I cannot say whether things will get better if we change;
what I can say is they must change if they are to get better.
-Georg C. Lichtenberg
For most of us, eating is an every day occurrence. The dependability of that implies that making changes to our eating can have profound impact. How we engage with food can be an important area to explore on the path to wellness.
Intentional changes within our eating habits can create dramatic changes in how we feel.
I deliberately do not use the term “diet”. I don’t like how that feels. For many that word elicits feelings of stress, resistance, shoulds, and negative memories of all our past “diets”. Not helpful.
I view food & eating as a relationship, made up of many collaborative parts. There’s no one way of eating that’s right for everyone.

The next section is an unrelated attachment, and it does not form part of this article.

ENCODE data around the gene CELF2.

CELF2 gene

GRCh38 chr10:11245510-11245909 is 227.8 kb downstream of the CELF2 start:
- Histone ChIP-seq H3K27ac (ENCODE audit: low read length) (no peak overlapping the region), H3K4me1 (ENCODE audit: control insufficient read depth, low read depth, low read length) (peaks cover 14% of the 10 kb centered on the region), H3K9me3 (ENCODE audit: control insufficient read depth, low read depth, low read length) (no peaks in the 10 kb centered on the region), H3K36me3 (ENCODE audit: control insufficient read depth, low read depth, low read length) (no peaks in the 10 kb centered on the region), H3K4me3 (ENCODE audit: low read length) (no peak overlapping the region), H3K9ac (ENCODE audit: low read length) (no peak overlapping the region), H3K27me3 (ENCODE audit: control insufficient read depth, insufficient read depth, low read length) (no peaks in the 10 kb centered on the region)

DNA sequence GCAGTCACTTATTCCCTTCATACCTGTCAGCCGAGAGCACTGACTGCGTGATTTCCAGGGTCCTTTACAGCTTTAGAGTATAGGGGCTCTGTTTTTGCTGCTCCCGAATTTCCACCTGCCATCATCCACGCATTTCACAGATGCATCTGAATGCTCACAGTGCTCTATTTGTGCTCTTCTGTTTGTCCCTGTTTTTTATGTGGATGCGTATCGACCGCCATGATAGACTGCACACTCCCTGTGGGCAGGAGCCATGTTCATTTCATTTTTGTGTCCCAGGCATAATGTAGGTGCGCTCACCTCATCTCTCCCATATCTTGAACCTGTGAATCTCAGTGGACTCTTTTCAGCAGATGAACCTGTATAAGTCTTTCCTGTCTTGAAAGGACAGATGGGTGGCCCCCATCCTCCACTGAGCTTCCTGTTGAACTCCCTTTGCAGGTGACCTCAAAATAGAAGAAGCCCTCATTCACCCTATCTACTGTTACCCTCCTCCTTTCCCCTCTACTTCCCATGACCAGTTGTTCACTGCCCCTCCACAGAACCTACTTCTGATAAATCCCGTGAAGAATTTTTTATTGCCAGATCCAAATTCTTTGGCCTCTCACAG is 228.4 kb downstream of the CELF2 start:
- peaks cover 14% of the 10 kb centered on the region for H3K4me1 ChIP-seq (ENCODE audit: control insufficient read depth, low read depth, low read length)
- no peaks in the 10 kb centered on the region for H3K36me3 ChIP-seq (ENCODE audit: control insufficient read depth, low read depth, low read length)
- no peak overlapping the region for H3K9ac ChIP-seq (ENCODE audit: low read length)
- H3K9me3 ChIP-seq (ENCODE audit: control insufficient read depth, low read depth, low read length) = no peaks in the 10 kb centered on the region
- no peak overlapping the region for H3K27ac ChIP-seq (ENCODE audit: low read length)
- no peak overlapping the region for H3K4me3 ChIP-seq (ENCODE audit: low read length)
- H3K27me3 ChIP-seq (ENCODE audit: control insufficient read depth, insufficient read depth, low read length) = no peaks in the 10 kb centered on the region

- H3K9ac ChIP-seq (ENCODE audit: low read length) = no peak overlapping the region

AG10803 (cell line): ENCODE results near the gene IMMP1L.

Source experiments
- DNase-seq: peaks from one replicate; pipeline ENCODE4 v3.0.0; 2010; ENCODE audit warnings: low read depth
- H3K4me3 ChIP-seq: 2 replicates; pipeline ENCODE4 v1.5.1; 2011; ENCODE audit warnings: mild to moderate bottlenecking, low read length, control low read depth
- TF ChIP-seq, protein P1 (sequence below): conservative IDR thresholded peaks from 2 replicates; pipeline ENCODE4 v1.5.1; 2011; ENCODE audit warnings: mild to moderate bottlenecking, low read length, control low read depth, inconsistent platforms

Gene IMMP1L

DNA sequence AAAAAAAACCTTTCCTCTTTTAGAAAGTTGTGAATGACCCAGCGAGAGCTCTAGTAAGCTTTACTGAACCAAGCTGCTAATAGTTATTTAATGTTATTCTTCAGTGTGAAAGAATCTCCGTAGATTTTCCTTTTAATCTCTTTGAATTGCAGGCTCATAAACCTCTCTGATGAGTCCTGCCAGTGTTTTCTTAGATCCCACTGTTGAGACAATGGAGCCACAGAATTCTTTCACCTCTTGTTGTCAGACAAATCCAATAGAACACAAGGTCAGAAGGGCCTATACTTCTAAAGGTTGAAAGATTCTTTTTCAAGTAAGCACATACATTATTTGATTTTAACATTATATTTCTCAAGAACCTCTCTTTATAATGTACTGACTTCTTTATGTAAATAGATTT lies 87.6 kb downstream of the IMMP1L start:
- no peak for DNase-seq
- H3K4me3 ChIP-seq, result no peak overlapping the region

Chinese medicine considers the therapeutic actions of foods, based on their taste, temperature, and affinity for certain organ systems when suggesting amending your eating. The same process we use to observe disharmonies in order to treat with acupuncture & herbs is used for food therapy. Food can play a part in your preventative wellness plan.
Our bodies are constantly changing & are also reflecting what’s changing in our environment. Changes in season where we live in addition to shifts in our other physical and emotional environments are taken into account when assessing our food habits.
Let’s stay curious about our relationship with food and our habits around eating. Let’s listen to what our bodies tell us & explore what shifts we can make to bring us to our most vibrant and balanced state of living.